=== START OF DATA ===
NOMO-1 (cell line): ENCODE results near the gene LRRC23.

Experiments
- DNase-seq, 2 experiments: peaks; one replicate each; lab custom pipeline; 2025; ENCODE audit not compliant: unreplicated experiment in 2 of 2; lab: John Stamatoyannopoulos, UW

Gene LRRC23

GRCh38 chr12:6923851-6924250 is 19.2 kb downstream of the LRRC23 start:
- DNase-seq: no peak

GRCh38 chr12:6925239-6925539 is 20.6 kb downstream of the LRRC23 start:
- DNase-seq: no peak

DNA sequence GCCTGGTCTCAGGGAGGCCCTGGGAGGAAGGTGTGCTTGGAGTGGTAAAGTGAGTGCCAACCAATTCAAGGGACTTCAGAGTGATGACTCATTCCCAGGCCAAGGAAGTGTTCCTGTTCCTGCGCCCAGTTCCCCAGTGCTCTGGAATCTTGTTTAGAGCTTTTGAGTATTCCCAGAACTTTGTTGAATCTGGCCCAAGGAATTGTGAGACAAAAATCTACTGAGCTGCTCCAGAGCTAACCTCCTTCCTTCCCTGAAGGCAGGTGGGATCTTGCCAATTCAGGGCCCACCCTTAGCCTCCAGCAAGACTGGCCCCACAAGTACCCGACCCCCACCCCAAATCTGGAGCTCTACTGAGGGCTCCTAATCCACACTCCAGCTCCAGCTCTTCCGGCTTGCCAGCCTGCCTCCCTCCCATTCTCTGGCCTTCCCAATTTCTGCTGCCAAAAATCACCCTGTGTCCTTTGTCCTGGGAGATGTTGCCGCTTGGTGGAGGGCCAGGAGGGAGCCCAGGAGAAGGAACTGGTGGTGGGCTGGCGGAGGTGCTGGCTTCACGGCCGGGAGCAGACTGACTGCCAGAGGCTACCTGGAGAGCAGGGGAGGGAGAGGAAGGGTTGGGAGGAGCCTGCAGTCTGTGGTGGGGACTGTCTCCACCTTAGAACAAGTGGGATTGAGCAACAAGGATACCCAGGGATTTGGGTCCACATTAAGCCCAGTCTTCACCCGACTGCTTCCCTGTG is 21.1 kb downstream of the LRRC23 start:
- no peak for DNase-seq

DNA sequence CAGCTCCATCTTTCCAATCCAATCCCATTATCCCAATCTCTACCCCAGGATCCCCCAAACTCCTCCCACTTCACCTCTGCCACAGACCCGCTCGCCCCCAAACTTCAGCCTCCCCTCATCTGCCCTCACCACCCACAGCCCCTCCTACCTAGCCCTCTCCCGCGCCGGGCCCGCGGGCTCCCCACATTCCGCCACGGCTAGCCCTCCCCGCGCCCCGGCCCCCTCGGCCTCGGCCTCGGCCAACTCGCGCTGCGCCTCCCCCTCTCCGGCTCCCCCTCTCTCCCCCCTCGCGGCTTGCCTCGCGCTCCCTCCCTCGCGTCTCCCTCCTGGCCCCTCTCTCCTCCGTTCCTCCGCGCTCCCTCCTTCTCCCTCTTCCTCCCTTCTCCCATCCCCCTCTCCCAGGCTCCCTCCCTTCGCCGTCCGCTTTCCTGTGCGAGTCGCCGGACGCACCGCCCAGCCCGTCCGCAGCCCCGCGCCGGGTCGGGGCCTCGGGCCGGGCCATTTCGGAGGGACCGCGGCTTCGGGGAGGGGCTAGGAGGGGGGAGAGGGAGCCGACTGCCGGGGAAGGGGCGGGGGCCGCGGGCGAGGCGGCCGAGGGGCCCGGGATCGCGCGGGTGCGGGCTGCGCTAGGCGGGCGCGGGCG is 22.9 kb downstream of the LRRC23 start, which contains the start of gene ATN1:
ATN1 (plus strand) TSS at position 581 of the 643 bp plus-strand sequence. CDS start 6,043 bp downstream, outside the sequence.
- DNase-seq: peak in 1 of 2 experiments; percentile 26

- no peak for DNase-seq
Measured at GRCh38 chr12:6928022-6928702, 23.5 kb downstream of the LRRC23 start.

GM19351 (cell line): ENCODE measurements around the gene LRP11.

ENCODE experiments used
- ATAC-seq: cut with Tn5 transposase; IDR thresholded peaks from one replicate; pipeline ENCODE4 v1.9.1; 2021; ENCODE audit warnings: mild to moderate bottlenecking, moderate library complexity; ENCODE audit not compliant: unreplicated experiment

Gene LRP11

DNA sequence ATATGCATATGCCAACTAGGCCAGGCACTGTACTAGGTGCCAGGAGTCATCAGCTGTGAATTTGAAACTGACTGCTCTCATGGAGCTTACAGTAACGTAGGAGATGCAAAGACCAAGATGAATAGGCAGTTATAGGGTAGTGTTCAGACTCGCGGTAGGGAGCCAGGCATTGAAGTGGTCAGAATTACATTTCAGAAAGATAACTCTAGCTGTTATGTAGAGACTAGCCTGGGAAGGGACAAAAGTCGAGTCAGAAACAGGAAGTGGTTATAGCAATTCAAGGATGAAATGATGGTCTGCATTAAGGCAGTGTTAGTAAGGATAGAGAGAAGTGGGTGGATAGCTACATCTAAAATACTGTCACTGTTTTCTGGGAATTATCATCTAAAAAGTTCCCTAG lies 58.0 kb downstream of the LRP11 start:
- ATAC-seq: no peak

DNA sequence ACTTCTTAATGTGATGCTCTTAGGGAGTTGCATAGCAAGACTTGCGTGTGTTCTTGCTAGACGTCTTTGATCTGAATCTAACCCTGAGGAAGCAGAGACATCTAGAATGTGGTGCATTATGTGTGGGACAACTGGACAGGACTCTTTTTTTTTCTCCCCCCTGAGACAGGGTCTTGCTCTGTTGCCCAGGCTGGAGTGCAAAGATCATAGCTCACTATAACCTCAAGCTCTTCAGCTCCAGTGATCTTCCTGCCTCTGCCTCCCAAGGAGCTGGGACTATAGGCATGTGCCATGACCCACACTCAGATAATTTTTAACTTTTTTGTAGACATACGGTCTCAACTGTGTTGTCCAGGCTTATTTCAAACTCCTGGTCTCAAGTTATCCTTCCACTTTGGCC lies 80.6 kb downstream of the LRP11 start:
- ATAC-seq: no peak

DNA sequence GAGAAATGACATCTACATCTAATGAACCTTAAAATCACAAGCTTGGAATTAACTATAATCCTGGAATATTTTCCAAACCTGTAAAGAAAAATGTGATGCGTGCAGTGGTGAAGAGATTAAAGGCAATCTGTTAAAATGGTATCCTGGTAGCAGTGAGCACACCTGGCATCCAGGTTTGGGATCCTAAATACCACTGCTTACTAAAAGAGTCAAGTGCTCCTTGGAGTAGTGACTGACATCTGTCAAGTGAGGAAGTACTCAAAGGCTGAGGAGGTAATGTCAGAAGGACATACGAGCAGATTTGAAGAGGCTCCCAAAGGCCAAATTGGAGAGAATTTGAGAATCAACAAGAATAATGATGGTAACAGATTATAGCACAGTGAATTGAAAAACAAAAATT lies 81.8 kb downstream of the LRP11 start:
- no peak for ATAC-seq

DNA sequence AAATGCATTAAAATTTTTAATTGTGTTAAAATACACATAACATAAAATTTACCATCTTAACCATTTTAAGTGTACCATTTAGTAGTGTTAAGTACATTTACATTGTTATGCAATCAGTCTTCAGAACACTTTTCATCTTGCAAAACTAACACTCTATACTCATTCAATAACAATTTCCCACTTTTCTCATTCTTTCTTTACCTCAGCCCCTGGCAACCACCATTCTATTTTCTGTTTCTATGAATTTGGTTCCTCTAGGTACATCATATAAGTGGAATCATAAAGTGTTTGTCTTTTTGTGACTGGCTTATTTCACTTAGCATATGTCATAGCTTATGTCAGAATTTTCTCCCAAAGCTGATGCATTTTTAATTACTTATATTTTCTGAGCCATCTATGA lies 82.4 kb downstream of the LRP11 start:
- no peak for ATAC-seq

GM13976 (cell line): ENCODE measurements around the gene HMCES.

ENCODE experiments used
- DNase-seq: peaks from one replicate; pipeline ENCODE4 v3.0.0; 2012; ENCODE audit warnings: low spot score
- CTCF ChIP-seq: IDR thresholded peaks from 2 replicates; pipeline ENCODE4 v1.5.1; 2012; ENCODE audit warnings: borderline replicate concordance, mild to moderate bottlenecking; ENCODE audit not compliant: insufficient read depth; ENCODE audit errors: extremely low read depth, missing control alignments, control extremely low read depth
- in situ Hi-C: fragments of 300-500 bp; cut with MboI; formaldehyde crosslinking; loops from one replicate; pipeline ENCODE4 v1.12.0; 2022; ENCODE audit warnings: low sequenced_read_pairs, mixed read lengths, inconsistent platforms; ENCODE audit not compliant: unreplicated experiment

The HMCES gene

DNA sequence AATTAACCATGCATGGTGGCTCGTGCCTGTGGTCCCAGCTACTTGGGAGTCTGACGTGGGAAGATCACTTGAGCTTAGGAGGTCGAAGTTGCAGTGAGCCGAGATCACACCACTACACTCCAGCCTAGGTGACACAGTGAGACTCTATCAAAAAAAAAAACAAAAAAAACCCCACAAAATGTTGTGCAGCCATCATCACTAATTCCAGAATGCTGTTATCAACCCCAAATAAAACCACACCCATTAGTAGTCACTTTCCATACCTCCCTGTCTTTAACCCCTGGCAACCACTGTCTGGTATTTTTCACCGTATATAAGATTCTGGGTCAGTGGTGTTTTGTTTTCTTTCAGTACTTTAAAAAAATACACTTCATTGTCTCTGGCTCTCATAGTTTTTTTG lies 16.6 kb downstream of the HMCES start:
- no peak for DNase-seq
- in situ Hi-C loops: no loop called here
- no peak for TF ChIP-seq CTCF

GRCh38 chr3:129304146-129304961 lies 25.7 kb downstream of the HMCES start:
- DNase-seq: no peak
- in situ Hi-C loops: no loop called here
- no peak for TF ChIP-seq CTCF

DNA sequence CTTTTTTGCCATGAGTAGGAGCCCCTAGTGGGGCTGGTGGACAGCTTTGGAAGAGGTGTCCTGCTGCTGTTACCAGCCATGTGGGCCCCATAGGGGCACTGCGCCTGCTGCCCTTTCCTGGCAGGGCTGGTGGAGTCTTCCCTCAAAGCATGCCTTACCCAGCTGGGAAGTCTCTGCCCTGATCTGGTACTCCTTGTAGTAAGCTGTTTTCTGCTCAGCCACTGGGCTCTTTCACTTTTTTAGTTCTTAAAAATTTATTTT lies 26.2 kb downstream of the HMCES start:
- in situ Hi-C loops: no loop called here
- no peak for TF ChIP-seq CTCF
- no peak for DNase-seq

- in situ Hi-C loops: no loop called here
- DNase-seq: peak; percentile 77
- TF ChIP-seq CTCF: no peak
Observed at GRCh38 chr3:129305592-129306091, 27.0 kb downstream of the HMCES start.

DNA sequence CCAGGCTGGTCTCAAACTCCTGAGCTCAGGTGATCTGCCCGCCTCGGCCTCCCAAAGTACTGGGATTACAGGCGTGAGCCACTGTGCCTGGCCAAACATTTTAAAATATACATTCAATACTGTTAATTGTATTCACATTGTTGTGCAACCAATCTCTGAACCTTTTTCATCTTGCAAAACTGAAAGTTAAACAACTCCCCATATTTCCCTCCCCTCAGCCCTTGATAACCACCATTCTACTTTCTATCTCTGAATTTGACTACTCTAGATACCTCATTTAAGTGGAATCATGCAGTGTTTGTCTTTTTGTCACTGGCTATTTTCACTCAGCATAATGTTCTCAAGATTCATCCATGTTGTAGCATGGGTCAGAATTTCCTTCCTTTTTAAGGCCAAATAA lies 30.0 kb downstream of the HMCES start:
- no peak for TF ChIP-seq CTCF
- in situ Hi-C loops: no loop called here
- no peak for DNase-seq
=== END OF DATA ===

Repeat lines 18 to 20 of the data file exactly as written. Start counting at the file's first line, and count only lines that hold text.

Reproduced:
- ATAC-seq: cut with Tn5 transposase; IDR thresholded peaks from one replicate; pipeline ENCODE4 v1.9.1; 2021; ENCODE audit warnings: mild to moderate bottlenecking, moderate library complexity; ENCODE audit not compliant: unreplicated experiment

Gene LRP11

DNA sequence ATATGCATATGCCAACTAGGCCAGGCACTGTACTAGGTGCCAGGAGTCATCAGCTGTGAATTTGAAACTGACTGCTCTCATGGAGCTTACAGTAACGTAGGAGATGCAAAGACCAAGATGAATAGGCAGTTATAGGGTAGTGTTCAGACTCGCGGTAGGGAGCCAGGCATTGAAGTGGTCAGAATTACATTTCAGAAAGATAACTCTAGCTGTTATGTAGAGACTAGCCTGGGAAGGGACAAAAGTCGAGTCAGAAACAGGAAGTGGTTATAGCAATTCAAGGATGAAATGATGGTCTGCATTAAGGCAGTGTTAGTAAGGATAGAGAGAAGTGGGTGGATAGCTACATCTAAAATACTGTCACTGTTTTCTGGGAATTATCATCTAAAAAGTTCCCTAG lies 58.0 kb downstream of the LRP11 start: